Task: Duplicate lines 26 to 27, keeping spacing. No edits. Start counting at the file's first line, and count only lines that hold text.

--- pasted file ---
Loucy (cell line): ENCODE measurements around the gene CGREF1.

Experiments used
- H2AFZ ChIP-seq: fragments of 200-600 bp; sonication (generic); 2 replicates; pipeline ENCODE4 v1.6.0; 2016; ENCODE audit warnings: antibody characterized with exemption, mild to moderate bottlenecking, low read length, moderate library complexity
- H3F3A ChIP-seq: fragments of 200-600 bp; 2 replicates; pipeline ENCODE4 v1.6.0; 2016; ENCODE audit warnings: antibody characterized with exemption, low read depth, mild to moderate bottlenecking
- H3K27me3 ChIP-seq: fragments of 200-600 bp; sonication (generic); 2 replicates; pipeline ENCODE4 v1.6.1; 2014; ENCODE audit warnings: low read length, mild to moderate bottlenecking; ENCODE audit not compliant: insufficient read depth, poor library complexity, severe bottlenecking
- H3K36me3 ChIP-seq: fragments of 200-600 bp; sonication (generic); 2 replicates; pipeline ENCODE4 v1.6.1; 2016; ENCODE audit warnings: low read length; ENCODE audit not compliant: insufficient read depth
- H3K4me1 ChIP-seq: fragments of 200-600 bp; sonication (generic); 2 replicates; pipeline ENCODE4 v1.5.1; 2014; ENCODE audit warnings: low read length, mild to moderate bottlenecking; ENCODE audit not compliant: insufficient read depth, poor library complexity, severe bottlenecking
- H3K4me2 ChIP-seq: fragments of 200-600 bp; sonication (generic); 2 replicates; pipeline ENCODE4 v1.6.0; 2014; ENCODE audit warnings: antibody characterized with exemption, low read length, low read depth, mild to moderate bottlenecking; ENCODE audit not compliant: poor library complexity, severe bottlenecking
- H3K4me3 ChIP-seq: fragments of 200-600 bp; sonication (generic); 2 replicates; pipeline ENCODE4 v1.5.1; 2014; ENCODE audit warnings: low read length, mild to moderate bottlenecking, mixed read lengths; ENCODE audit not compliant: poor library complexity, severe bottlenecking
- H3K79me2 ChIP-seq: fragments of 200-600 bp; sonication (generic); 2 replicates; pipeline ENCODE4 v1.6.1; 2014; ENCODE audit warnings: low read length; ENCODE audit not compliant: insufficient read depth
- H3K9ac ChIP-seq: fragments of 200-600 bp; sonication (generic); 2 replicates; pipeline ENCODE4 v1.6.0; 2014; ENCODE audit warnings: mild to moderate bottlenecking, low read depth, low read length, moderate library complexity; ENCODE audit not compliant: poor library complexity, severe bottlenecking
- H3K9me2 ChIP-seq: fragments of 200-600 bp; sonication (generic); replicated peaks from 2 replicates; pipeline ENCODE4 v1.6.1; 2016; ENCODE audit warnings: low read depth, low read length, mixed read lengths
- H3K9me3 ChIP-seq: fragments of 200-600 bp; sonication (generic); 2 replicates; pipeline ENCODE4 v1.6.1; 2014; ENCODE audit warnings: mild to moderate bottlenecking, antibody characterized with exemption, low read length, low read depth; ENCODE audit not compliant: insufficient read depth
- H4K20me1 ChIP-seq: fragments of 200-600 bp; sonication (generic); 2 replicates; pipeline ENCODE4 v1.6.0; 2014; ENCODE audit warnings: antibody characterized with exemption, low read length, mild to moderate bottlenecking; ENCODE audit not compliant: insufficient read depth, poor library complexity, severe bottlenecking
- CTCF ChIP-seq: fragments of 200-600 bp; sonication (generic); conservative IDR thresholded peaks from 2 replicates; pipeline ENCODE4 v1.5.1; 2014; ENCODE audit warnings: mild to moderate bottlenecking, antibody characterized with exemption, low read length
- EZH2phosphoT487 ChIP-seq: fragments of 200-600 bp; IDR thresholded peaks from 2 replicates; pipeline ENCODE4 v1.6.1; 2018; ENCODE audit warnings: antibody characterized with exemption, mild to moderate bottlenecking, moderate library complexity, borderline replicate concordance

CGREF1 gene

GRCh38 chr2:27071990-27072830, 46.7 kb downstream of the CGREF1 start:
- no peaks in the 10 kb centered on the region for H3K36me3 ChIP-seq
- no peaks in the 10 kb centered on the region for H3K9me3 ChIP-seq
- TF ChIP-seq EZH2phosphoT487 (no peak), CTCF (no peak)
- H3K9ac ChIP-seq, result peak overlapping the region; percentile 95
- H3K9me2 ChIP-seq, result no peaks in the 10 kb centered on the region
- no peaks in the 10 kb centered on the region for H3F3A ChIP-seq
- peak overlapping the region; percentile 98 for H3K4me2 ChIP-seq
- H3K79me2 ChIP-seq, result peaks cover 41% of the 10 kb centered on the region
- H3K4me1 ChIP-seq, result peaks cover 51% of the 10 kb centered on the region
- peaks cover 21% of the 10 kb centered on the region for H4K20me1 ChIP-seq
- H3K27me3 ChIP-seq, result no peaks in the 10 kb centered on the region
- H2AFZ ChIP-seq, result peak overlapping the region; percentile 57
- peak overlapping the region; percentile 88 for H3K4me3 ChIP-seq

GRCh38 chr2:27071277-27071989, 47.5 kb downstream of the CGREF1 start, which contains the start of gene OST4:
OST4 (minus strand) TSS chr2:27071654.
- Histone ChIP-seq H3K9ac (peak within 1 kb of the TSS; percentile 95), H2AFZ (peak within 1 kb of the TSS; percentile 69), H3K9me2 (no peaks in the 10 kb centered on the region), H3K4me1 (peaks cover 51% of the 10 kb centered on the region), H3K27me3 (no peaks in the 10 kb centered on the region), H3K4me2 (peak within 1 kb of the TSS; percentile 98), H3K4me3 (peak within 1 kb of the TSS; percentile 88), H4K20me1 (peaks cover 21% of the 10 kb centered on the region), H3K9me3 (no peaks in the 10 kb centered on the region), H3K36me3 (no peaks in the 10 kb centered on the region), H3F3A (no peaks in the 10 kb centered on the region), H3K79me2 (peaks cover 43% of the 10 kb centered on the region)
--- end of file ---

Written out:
- H3K79me2 ChIP-seq, result peaks cover 41% of the 10 kb centered on the region
- H3K4me1 ChIP-seq, result peaks cover 51% of the 10 kb centered on the region